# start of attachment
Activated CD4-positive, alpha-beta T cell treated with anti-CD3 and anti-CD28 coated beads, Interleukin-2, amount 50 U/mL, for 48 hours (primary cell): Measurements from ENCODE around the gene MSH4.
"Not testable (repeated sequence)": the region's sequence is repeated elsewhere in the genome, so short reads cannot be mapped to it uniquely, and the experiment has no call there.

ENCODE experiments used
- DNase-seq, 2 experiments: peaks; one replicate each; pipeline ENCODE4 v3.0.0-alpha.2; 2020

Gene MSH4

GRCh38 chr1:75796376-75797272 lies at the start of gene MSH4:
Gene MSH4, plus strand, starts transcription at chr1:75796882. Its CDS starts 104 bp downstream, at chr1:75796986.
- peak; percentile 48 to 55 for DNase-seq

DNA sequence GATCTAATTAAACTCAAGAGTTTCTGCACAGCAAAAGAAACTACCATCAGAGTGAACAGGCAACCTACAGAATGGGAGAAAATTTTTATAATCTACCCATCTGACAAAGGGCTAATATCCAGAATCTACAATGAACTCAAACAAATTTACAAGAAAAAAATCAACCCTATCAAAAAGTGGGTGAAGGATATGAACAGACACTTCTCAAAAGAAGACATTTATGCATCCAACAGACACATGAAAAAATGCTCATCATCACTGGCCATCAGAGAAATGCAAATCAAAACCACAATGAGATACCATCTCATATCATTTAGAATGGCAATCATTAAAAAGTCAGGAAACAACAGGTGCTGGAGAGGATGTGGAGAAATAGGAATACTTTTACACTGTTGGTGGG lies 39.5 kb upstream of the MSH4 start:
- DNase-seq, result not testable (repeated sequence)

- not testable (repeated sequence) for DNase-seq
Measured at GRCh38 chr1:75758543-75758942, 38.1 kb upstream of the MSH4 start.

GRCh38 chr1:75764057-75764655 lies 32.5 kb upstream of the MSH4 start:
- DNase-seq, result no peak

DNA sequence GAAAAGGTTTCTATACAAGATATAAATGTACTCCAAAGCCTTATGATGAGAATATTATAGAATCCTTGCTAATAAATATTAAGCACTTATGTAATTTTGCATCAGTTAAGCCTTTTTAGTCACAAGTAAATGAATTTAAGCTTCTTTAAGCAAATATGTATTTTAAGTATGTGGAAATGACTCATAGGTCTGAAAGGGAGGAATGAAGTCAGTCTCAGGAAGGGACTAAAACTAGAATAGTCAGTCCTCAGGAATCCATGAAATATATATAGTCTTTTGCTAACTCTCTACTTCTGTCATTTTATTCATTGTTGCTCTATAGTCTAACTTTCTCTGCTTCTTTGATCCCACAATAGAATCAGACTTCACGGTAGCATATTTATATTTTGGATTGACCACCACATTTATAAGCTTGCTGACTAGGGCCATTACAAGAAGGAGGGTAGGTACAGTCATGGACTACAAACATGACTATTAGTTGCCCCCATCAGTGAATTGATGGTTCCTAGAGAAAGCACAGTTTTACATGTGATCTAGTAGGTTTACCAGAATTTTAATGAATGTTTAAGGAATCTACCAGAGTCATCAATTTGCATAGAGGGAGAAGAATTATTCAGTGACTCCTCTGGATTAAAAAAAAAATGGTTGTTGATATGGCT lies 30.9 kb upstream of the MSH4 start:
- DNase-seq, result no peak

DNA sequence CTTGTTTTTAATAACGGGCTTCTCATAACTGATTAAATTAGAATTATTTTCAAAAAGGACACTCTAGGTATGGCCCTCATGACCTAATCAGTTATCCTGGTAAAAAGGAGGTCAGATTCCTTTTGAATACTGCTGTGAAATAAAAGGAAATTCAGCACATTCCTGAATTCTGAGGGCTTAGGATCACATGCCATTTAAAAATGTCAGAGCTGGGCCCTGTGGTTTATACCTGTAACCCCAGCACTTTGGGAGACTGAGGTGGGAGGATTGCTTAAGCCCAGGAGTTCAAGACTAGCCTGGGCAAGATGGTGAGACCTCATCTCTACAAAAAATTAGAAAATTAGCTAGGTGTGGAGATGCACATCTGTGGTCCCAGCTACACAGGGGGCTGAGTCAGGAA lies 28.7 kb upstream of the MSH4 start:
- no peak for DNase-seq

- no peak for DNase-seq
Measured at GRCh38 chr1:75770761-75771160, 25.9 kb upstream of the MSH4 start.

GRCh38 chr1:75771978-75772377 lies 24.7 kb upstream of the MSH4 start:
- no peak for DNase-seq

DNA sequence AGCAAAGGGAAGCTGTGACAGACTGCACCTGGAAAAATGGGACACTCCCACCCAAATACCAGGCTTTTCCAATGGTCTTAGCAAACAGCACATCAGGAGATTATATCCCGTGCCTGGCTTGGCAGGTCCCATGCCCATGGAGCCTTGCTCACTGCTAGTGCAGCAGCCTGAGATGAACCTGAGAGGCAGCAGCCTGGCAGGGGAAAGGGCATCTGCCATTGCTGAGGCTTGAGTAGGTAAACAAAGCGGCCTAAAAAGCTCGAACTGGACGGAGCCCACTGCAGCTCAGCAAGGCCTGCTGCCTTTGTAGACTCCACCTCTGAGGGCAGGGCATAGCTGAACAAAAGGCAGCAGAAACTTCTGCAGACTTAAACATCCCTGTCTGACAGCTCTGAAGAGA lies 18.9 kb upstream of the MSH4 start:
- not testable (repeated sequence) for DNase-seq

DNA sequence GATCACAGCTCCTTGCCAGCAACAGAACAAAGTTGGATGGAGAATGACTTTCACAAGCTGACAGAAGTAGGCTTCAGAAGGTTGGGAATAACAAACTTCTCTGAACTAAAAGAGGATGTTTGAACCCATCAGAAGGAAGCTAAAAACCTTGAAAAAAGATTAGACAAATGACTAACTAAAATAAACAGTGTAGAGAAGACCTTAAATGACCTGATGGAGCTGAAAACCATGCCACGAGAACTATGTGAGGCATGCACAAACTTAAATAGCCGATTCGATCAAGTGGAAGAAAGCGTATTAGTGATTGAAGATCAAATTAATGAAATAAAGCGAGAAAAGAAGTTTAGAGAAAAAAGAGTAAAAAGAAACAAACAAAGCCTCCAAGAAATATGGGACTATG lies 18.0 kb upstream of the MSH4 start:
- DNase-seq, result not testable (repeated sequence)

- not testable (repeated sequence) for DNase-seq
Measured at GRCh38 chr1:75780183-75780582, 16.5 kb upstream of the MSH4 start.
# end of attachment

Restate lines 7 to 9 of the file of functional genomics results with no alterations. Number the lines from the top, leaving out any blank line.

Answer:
Gene MSH4, plus strand, starts transcription at chr1:75796882. Its CDS starts 104 bp downstream, at chr1:75796986.
- peak; percentile 48 to 55 for DNase-seq

DNA sequence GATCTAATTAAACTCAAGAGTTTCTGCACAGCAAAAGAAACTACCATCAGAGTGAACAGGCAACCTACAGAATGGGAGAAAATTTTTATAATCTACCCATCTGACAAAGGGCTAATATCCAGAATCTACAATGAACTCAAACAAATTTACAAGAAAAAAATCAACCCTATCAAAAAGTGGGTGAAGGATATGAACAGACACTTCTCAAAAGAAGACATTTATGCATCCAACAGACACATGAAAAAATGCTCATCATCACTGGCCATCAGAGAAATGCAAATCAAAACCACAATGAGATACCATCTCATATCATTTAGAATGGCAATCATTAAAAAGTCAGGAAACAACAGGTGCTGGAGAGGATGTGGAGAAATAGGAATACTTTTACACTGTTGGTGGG lies 39.5 kb upstream of the MSH4 start: